More than a year after sexual-harassment allegations against Mario Batali became public, the famed chef and restaurateur has divested himself from nearly all his restaurant operations, according to a report Wednesday in The New York Times.
The dissolution ends the 20-year partnership ofthe Batali & Bastianich Hospitality Group, which once stewarded dozens of popular operations in the U.S. and internationally. Among the group’s restaurants were Babbo and Del Posto in New York City, and several outposts of the retail-restaurant mega-hybrid Eataly.
A new restaurant company, as yet unnamed, will oversee the group’s remaining 16 restaurants. Tanya Bastianich Manuali, who will be in charge of the new company’s day-to-day operations, and her brother, Joe Bastianich, bought all of Batali’s stake in the businesses. Terms of the deal were not disclosed, the newspaper reported.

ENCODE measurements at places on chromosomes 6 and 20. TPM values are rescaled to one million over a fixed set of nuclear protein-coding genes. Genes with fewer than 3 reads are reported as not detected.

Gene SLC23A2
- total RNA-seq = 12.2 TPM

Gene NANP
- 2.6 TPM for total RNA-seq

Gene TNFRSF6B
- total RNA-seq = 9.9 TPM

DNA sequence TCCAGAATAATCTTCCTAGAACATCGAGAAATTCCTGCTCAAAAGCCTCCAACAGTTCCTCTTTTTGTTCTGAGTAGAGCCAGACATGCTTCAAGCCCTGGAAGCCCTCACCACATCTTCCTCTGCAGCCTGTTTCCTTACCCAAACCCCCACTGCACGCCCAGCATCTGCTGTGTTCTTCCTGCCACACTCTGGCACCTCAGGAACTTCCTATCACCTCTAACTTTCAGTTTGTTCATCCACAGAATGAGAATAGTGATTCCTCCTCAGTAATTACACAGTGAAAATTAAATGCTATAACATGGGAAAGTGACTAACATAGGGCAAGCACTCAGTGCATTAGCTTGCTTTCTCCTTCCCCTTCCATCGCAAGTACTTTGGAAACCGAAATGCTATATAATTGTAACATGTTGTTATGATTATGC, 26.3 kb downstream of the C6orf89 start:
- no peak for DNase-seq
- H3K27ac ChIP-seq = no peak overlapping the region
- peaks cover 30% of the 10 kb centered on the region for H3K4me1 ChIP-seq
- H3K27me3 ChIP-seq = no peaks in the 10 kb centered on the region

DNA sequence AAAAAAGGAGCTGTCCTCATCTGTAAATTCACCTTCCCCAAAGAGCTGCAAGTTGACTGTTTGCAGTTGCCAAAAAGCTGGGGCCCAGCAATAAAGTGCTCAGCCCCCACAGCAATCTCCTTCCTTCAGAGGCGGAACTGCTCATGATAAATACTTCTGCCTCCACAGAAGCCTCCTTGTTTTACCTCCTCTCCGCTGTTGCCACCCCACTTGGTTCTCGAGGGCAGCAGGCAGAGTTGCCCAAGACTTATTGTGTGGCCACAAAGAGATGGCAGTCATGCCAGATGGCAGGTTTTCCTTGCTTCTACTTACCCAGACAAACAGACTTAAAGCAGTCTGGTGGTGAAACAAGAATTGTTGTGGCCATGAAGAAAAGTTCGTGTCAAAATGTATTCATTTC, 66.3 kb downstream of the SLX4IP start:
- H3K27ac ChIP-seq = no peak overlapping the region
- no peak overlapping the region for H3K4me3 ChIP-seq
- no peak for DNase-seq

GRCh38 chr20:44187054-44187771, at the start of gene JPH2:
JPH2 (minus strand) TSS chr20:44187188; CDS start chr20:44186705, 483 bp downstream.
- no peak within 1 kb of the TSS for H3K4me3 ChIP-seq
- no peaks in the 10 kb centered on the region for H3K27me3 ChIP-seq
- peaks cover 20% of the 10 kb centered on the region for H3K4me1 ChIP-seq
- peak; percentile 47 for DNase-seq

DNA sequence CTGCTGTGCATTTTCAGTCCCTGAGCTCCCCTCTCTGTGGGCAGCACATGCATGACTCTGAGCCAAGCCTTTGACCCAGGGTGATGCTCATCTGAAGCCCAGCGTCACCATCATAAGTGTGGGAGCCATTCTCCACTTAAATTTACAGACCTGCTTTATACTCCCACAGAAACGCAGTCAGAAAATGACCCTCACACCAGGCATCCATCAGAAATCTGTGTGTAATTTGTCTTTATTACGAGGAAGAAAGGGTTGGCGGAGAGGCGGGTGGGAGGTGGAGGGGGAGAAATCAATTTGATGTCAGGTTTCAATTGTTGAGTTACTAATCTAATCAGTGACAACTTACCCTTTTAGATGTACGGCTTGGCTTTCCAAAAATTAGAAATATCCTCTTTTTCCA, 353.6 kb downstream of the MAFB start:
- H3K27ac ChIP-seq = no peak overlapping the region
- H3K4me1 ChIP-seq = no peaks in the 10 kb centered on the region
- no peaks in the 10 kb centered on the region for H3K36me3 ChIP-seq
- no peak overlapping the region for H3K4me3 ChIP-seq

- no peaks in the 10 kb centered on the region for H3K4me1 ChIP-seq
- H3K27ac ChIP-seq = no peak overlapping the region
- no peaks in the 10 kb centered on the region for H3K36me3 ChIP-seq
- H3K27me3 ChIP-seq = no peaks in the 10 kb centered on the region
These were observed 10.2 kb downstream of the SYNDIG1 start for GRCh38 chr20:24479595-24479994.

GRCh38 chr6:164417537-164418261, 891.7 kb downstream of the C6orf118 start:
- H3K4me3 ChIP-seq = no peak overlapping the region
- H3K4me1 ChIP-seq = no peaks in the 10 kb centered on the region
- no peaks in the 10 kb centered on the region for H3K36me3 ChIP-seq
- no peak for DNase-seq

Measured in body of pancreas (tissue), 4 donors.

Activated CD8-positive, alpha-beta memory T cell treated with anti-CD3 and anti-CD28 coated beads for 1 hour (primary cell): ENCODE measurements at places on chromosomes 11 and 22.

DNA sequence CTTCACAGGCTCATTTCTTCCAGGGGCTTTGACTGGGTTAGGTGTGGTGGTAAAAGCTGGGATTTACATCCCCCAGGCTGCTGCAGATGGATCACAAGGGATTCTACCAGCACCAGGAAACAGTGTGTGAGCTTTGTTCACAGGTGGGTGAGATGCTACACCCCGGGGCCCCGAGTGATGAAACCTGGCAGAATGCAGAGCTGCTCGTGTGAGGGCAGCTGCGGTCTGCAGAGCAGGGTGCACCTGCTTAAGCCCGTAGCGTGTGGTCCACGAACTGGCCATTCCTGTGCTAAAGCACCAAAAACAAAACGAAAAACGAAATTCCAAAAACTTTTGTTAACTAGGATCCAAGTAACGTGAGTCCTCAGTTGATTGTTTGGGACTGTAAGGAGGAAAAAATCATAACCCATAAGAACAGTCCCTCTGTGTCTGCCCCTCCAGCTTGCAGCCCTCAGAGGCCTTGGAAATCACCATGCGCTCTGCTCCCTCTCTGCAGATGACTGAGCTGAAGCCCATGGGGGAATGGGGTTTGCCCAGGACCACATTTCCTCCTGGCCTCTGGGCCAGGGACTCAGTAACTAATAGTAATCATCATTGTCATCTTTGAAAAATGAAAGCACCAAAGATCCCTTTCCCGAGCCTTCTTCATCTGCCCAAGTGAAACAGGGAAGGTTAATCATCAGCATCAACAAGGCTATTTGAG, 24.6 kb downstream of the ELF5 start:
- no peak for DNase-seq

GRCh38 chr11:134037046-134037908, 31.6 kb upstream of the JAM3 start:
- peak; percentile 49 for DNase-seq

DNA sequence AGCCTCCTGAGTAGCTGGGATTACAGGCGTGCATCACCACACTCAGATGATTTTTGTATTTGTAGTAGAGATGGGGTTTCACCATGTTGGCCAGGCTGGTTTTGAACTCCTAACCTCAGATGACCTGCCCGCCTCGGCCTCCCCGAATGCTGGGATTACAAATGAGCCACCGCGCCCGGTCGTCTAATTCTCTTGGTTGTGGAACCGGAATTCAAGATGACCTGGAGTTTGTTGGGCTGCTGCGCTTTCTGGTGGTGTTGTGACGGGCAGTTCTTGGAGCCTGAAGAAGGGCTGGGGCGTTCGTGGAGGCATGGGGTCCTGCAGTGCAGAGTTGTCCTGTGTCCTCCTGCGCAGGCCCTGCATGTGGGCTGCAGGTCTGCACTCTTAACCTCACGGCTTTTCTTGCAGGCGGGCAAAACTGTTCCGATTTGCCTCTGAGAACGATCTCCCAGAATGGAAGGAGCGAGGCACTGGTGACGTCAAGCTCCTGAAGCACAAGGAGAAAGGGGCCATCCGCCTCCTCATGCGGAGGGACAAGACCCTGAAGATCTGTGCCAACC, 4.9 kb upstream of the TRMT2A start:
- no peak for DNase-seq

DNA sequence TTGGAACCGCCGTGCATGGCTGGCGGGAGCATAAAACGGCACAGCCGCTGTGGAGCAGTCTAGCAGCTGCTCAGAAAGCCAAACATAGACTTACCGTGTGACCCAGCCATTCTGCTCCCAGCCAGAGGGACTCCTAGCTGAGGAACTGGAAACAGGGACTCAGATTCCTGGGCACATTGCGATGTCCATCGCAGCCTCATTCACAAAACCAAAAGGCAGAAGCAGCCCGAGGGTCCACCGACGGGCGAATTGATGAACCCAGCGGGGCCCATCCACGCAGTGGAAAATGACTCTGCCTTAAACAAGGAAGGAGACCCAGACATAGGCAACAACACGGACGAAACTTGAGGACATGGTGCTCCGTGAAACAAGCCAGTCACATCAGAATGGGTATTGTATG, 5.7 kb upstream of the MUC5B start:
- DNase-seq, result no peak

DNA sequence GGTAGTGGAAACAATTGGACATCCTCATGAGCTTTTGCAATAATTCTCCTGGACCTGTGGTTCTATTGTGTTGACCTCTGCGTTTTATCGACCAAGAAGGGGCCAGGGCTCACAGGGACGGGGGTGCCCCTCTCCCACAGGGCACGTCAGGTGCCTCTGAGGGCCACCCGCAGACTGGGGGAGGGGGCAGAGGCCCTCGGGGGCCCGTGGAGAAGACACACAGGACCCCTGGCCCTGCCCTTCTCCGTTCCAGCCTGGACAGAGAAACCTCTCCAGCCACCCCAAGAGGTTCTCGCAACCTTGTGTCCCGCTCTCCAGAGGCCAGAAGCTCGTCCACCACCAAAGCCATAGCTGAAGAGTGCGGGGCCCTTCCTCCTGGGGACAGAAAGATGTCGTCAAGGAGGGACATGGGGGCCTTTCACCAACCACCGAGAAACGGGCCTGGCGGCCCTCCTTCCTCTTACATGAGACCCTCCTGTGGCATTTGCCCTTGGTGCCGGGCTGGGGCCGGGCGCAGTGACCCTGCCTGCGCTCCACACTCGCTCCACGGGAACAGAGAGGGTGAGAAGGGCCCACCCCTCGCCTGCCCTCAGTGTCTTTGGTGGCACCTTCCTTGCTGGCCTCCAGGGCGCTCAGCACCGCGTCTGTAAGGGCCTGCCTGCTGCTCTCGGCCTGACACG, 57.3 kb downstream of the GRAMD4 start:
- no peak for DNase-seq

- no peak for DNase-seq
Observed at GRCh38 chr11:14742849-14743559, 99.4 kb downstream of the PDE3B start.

Eataly is in the process of acquiring Batali’s interest in the Italian food hall concept, a company spokesman told the paper.
Batali, who New York City authorities decided in January not to criminally charge after investigating three sexual-harassment claims, “will no longer profit from the restaurants in any way, shape or form,” Bastianich Manuali told the newspaper.
Batali stepped down from restaurant operations in December 2017, while continuing to profit from them, after dozens of harassment allegations against him came to light.
He is one of several high-profile chefs and restaurant operators who’ve recently seen their empires crumble amid assault and harassment allegations. New Orleans chef-operator John Besh stepped away from his company after widespread harassment claims against him in October 2017. Late last year, Washington, D.C.-based chef and restaurateur Mike Isabella shut down his hospitality business after being accused of multiple instances of harassment at his operations.